The Lent programme on the Sunday readings continues on Thursdays: Pro-Cathedral @ 11.30 am and Gardiner’s St Church @ 7.30 pm. The slides of each programme may be downloaded here: http://www.tarsus.ie/page-11/.
Our first reading portrays a prophet who cannot see very well, because he sees as humans do. In a way, God has to step in to (over)see the election. The key phrase is: but the Lord looks on the heart (1Samuel 16:7). The theme of God’s guidance in darkness continues in the psalm. The excerpt from Ephesians profiles light in contrast to darkness. Key words: light, illuminate, shine, used of coming to faith in Christ and lead us to the brilliant story of the man born blind. The Gospel story—also a quest— serves to explore one of the “I am” sentences of the Fourth Gospel: Again Jesus spoke to them, saying, “I am the light of the world. Whoever follows me will never walk in darkness but will have the light of life.” (John 8:12) As long as I am in the world, I am the light of the world.” (John 9:5) The seeing of faith is bestowed by the one who is our light.
Often in the Fourth Gospel, we are overhearing issues at the time of writing. This is certainly the case with John 9 — being “thrown out of the synagogue” was not an issue during Jesus’ ministry but was very much an issue towards the end of the first century. It provide a key insight into the social context of the gospel and serves as a powerful example of what can happen when faith is under pressure.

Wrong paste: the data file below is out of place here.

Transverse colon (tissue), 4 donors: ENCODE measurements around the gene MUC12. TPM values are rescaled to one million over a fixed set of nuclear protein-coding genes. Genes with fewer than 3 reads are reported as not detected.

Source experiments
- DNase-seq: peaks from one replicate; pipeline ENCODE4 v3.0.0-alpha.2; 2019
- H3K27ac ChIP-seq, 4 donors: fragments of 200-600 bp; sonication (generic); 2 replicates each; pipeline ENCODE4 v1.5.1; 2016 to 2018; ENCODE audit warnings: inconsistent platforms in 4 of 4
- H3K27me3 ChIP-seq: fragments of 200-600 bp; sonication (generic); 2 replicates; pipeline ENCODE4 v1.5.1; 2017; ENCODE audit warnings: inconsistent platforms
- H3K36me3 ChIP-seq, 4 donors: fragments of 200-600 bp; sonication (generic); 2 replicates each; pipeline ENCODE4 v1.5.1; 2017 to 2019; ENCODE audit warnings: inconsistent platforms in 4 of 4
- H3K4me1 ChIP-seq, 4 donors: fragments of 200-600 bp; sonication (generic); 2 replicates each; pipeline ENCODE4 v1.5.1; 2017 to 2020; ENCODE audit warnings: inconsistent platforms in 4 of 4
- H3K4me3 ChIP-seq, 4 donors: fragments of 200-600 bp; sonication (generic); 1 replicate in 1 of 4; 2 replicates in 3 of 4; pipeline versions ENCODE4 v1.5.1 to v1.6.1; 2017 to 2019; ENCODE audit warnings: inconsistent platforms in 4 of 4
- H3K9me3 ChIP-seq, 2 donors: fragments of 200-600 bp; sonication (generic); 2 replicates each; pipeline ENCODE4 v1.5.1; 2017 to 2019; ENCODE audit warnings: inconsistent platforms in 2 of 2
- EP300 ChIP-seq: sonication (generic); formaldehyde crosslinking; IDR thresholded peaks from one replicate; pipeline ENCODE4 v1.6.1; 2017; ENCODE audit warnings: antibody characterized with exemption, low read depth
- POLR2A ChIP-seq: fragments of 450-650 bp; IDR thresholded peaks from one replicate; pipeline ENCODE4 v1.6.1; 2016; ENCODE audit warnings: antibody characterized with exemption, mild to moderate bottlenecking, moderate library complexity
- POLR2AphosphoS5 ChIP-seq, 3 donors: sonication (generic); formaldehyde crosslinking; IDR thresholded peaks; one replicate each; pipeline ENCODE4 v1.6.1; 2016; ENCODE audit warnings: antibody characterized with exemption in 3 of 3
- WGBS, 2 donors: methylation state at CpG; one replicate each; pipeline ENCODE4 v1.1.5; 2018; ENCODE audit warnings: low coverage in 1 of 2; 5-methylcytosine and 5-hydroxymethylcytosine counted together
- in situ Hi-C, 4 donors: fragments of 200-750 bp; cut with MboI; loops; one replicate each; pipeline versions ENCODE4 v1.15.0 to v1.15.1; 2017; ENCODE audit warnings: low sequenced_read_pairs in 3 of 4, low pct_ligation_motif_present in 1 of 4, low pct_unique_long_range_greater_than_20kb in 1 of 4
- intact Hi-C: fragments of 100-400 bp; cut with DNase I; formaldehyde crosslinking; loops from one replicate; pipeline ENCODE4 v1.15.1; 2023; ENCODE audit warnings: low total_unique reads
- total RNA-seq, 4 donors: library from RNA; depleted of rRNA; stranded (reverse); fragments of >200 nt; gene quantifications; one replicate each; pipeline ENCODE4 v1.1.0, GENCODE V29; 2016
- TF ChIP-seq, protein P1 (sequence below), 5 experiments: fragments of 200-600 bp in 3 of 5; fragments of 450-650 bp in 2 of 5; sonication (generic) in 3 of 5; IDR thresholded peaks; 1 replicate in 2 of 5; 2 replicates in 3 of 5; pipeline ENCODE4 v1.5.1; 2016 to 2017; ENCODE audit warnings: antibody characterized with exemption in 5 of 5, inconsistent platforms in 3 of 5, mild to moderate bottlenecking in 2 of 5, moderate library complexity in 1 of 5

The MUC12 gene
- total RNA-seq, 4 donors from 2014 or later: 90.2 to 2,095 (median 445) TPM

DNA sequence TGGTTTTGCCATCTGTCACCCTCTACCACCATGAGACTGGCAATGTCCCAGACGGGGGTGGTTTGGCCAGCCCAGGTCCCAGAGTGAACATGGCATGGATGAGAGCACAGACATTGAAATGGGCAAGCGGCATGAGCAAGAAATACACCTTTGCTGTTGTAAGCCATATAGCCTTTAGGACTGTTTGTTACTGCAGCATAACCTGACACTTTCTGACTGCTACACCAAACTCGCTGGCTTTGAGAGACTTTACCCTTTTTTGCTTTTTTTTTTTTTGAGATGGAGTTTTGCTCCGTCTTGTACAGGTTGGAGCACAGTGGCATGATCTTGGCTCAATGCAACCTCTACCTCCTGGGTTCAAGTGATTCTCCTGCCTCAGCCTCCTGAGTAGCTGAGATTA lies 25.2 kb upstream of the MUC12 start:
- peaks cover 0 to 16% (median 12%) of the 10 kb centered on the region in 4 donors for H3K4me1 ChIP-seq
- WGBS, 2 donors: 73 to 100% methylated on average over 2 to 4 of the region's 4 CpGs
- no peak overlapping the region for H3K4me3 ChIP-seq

The audio of the gospel notes
Click here: https://soundcloud.com/user-679942596/a17lent4
For a refreshing review of blindness in the Bible: http://www.americamagazine.org/issue/453/article/man-born-blind.
Scripture Summer School, 19-23 June
Starting last year, there is an annual Scripture Summer School in Clonliffe College, Dublin. Our subject this year is the Eucharist in biblical perspective. For more information, booking details and a poster, click on this link: http://www.tarsus.ie/page-15/.
With best regards
Kieran O’Mahony, OSA